Cybils2009-150px Nominations continue to roll in for the Cybils, at this half-way point in the nomination cycle. On this post, you can find the link to the nomination form, and to the lists of nominated titles so far. We're closing in on 600 eligible titles. Nominations will remain open through the end of the day on October 15th.

KidLitCon-badge MotherReader has some updates regarding KidLitCon (which is NEXT WEEK). The biggest news is that there's now an author signing event (featuring 6 authors) taking place on Sunday at Hooray for Books!.

Quick Hits:

  • Kate Messner suggests five ways to celebrate National Reading Group month.
  • As pretty much a direct result of blogging and Twittering by Carol Rasco, RIF has launched a new series of real-world author visits. First up is the Kidlitosphere's own Laurel Snyder. I found this a nice example of the tangible connections that can come from blogging.
  • Greg Pincus has updated his "I'm Pretty Well Connected" social web poem.
  • At Semicolon, Sherry Early asks: "What good books would you recommend for children and young adults that feature characters living in poverty or in lower middle class financial stress? How does this choice of socioeconomic class on the part of an author affect the book and its characters’ choices?"
  • Colleen has a new installment of What a Girl Wants at Chasing Ray. This week's theme is "holding out for a super heroine". She asks her stellar panel of contributors: "So does it matter if girls only have Wonder Woman to read about as a major super heroine and that all the other women are relegated to "supporting" status? Are we missing something important or is this just all too testosterone fueled anyway? Do girls even want more super heroines?"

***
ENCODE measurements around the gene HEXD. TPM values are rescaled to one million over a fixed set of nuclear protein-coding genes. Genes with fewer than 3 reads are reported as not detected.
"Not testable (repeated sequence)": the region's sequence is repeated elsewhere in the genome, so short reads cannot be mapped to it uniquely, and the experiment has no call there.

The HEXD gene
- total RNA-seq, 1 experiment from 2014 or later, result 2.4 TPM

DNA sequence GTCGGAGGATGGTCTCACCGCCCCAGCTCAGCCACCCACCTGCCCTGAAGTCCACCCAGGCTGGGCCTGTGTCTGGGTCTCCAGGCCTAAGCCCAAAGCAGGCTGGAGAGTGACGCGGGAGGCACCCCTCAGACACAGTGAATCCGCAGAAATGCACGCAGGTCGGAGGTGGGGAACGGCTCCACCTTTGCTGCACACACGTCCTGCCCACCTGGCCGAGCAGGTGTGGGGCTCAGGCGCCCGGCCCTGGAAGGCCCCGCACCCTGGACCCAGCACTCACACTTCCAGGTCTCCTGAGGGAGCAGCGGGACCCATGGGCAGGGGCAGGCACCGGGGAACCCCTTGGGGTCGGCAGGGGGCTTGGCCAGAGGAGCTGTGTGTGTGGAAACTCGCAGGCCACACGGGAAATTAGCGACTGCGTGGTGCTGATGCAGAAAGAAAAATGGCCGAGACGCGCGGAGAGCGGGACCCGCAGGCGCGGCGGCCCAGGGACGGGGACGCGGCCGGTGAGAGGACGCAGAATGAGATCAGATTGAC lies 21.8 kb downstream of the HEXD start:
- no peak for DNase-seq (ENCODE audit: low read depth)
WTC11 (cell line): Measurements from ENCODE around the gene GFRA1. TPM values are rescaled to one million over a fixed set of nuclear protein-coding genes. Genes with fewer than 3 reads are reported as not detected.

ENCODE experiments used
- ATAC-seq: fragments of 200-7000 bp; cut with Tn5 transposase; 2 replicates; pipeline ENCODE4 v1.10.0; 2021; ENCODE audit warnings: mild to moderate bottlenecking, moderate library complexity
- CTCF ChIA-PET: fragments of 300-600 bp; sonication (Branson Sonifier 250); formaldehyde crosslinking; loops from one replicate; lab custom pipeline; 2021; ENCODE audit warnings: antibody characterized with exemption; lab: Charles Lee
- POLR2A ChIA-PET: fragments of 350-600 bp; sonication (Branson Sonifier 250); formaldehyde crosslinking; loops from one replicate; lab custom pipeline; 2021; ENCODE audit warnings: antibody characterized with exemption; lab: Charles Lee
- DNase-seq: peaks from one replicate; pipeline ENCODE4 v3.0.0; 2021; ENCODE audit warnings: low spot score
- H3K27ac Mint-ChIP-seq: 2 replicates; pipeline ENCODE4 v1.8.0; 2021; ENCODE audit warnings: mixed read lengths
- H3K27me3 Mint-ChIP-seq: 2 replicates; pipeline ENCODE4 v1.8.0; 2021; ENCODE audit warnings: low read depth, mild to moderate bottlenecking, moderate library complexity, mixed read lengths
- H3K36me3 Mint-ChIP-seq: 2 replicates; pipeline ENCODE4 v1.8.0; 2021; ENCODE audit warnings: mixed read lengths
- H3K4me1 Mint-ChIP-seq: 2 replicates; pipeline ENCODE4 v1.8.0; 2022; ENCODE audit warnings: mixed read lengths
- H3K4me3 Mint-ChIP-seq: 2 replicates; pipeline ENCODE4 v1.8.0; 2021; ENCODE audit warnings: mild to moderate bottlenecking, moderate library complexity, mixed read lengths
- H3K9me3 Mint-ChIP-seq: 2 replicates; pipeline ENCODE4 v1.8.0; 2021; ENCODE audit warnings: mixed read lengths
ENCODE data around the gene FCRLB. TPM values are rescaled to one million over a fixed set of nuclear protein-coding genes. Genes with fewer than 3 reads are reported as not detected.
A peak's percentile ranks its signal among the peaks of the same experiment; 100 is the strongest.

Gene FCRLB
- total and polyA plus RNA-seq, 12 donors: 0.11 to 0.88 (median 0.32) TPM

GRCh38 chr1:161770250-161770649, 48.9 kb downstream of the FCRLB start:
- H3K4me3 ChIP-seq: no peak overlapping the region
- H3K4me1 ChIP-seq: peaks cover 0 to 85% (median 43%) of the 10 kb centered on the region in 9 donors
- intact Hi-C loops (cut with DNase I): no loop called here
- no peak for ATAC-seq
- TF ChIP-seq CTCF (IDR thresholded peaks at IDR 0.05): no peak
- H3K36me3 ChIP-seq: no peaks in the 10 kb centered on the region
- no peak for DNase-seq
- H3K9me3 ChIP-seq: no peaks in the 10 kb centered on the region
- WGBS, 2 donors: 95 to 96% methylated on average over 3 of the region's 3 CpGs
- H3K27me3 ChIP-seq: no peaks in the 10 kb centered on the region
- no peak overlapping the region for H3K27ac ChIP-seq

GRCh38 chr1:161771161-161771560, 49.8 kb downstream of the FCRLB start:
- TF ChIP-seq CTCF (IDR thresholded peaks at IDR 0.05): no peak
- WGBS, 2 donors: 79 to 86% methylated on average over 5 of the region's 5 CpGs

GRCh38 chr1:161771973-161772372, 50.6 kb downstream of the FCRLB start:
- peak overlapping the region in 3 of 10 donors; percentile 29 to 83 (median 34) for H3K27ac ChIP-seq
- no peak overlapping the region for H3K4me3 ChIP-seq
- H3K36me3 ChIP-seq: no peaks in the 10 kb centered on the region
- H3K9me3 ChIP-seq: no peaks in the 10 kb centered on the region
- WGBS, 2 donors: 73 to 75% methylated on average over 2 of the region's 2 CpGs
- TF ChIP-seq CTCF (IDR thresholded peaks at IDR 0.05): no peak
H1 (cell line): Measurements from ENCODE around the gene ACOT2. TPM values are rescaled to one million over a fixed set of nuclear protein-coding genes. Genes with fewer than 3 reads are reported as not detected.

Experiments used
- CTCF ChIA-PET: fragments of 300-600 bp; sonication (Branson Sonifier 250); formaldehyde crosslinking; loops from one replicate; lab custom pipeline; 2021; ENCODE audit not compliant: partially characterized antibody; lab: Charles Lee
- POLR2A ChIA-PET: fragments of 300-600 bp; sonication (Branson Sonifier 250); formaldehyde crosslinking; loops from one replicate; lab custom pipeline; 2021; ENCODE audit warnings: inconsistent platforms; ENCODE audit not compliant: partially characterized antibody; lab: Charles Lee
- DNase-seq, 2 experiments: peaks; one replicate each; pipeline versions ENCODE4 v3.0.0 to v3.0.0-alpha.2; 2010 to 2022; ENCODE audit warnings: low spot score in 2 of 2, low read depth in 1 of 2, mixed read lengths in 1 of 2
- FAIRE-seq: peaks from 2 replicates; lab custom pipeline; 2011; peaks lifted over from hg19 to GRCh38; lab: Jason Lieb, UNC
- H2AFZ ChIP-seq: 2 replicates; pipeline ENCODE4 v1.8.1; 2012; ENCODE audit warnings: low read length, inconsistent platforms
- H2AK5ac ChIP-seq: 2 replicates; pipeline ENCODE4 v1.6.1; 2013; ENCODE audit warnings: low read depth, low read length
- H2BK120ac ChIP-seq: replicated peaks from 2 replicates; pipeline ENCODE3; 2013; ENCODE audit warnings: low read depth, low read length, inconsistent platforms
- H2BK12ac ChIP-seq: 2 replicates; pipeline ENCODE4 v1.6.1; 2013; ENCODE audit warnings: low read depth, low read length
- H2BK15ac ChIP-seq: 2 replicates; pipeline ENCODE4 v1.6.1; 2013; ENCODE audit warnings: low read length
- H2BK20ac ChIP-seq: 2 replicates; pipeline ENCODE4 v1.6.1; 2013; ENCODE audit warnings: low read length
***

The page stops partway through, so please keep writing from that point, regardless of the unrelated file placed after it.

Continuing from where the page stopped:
• Did you hear that Harriet the Spy is being reinvented as a blogger? Monica Edinger has the scoop at Educating Alice.
  • Christine M reports at The Simple and the Ordinary that today is National Walk Your Child to School Day. While this post is probably a bit late for that to be useful, Christine's general reasons why it's important for kids to walk to school are timeless.

Sunday Afternoon Visits: October 4: Cybils, Poetry Friday, KidLitCon, and Wild Things

I did a pretty thorough Kidlitosphere roundup on Wednesday (though some of you may have missed it, because I was having some temporary technical problems with my blog this week - apologies). Anyway, I have just a few additional links to share with you today.

Cybils2009-150px First up, the Cybils nomination process is going strong. As I write this, there have been more than 400 eligible nominations. There have been some great, great titles nominated. You can view the lists of nominated titles (complete with cover images, and the name of the person who nominated each book), here:

We've also been continuing to roll out profiles of Cybils organizers, lists of panelists, and introductions to the various categories. There are too many posts to link to - I recommend that you go to the Cybils blog, and check it out. You can also follow the Cybils on Twitter. Last, but not least, you can find some great tips for new Cybils panelists at Abby (the) Librarian.